Until this is confirmed, it is assumed that behind the outbreak in the camp is a narovirus.

LUCASVIL, Ohio – Health officials say more than 100 people, including children, fell ill after visiting a camp in Sayota County last weekend.

In an update to the Portsmouth City Department of Health on Thursday, 10TV learned that at least 114 people who visited Camporee at the Molly Lauman camp in Lucasville had fallen ill. Two children were hospitalized after the illness.

The city’s health department said there were four secondary cases among people who did not attend the camp.

More than 150 people visited the campsite from May 13 to 15, according to Girls Scouts Heartland Ohio. The camp was a scout event conducted by volunteers.

On Tuesday, the Sayota County Department of Health confirmed it had received four or five complaints of human illness.

On Wednesday, the county health department sent a message stating that it has not yet been confirmed that the outbreak in the camp is a suspected narovirus.

Health officials said those who fell ill seemed to have something in common that they drank water and / or lemonade at camp. The Ohio Environmental Protection Agency inspected drinking water and found it to meet state and federal standards for drinking water of proper purification.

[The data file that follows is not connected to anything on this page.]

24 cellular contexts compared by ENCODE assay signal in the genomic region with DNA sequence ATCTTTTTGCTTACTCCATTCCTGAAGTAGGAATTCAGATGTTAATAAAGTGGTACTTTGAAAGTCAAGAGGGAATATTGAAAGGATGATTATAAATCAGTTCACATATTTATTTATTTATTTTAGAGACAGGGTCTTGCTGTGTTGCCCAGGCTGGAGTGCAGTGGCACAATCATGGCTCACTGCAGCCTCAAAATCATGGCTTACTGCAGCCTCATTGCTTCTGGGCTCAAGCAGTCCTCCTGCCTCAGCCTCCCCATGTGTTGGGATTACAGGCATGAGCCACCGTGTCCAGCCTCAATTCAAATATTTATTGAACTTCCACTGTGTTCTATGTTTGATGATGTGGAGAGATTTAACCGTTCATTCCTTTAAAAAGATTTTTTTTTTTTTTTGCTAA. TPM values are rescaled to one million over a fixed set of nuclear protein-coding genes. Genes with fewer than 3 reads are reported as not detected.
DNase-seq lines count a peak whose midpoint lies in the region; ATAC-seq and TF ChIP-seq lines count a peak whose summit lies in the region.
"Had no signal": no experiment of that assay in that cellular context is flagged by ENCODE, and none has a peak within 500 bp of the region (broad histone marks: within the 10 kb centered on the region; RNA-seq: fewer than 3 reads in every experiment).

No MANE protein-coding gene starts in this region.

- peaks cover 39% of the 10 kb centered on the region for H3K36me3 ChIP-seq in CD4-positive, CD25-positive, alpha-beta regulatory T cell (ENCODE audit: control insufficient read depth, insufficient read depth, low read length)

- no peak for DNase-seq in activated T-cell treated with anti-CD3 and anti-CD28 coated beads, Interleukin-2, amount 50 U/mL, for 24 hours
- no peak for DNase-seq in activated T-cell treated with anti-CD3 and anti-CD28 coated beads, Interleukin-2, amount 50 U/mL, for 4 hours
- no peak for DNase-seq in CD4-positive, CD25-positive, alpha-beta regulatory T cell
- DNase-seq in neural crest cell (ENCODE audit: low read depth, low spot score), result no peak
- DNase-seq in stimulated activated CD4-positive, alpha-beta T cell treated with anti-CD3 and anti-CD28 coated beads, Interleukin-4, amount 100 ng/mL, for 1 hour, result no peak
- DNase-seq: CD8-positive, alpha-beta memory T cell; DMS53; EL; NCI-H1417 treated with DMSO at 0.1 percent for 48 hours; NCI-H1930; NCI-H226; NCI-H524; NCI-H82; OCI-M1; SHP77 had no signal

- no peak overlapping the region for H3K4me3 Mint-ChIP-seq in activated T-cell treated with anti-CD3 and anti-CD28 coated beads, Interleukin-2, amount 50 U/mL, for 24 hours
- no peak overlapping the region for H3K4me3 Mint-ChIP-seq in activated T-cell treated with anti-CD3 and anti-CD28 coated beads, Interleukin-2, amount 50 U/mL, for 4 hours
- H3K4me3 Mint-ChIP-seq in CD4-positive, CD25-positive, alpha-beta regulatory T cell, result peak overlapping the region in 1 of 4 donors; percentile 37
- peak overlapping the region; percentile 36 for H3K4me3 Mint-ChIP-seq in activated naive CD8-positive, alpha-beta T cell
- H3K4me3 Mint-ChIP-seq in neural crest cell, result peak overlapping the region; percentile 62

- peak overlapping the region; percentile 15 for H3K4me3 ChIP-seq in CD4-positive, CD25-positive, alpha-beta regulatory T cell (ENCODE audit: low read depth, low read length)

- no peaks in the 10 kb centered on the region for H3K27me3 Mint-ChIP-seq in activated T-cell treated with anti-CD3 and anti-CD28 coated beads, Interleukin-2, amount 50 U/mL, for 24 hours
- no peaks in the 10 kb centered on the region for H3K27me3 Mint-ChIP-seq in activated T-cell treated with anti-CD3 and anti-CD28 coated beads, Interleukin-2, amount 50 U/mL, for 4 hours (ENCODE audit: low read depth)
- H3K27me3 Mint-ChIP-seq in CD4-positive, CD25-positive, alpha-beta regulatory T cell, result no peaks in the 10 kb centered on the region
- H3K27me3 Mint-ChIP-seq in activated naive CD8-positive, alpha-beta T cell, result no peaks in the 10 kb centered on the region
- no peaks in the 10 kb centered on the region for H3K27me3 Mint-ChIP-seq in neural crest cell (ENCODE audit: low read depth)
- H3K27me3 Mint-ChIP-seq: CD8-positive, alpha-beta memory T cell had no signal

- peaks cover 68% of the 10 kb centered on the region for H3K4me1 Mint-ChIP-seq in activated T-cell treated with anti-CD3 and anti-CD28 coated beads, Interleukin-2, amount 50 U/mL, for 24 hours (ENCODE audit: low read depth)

Health officials are waiting for the results of clinical trials.

Narovirus is highly contagious and causes inflammation of the stomach, leading to vomiting with diarrhea and stomach pain, according to the Centers for Disease Control and Prevention. It is rapidly spreading in closed places such as children’s centers, nursing homes, schools and cruise ships.

The virus can be spread by direct contact with an infected person by eating or drinking contaminated liquids or using utensils or cups with infected people.

Those who become infected may experience severe hydration, especially young children and the elderly.

There are no drugs that can cure the virus. The Department of Health says an infected person should drink plenty of fluids to prevent dehydration.

To learn more about the virus, visit the CDC website here.

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